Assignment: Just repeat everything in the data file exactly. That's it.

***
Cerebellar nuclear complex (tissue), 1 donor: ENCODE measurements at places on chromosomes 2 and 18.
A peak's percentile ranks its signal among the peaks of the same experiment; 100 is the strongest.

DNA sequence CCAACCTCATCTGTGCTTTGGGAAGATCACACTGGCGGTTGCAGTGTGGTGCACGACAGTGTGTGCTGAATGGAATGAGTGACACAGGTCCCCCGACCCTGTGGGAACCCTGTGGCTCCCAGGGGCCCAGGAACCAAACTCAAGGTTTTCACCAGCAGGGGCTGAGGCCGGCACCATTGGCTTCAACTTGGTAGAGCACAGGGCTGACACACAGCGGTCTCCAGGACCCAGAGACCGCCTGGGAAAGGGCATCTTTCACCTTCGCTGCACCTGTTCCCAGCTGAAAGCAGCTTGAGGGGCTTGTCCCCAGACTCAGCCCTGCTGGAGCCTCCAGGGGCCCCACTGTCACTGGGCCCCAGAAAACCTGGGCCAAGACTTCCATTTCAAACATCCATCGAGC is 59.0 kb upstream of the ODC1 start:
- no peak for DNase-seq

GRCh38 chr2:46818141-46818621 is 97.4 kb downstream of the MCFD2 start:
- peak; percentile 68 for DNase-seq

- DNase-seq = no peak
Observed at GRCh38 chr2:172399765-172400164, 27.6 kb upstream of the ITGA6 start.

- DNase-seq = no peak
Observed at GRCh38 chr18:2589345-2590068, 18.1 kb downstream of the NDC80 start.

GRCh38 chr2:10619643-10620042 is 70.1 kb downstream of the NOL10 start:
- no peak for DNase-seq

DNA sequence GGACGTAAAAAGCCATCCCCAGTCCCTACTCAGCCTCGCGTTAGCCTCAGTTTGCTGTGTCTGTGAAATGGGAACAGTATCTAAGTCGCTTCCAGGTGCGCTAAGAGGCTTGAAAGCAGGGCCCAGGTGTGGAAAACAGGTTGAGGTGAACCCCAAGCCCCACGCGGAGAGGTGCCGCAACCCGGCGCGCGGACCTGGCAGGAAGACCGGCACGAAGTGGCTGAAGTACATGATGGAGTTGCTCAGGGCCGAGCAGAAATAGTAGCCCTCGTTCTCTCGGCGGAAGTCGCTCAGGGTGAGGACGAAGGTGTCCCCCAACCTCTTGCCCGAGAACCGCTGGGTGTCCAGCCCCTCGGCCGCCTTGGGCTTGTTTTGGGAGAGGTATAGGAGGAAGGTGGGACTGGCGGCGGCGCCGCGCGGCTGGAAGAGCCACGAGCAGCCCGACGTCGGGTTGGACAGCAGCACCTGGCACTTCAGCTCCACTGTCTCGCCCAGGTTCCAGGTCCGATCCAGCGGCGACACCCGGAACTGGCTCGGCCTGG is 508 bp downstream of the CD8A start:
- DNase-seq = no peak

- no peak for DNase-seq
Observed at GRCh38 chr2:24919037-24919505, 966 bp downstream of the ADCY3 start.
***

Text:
Cerebellar nuclear complex (tissue), 1 donor: ENCODE measurements at places on chromosomes 2 and 18.
A peak's percentile ranks its signal among the peaks of the same experiment; 100 is the strongest.

DNA sequence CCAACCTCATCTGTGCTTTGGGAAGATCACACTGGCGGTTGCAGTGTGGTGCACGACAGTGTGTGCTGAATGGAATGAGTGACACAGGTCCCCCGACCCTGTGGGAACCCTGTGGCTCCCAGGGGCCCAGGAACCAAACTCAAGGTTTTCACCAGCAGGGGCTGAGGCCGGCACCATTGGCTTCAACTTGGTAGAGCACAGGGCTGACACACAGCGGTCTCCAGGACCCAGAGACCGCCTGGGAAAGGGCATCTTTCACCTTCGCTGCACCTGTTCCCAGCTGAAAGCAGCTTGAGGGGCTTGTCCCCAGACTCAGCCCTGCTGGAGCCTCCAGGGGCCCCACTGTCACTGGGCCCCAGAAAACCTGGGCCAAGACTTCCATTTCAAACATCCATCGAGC is 59.0 kb upstream of the ODC1 start:
- no peak for DNase-seq

GRCh38 chr2:46818141-46818621 is 97.4 kb downstream of the MCFD2 start:
- peak; percentile 68 for DNase-seq

- DNase-seq = no peak
Observed at GRCh38 chr2:172399765-172400164, 27.6 kb upstream of the ITGA6 start.

- DNase-seq = no peak
Observed at GRCh38 chr18:2589345-2590068, 18.1 kb downstream of the NDC80 start.

GRCh38 chr2:10619643-10620042 is 70.1 kb downstream of the NOL10 start:
- no peak for DNase-seq

DNA sequence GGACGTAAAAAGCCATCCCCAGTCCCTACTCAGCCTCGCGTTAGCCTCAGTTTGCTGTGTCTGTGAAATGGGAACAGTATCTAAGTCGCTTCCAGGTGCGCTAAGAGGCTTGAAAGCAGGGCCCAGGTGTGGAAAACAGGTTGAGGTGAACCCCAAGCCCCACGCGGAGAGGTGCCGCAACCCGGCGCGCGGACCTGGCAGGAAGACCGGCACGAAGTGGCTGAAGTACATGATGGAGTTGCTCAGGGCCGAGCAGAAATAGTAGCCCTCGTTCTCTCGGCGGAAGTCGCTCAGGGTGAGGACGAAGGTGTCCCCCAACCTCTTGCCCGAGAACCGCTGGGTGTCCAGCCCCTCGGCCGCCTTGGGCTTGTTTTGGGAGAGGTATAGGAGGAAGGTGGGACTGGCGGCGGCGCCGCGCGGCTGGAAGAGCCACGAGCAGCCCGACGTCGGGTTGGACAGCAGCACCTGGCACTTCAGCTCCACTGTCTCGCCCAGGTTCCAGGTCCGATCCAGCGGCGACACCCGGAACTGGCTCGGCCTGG is 508 bp downstream of the CD8A start:
- DNase-seq = no peak

- no peak for DNase-seq
Observed at GRCh38 chr2:24919037-24919505, 966 bp downstream of the ADCY3 start.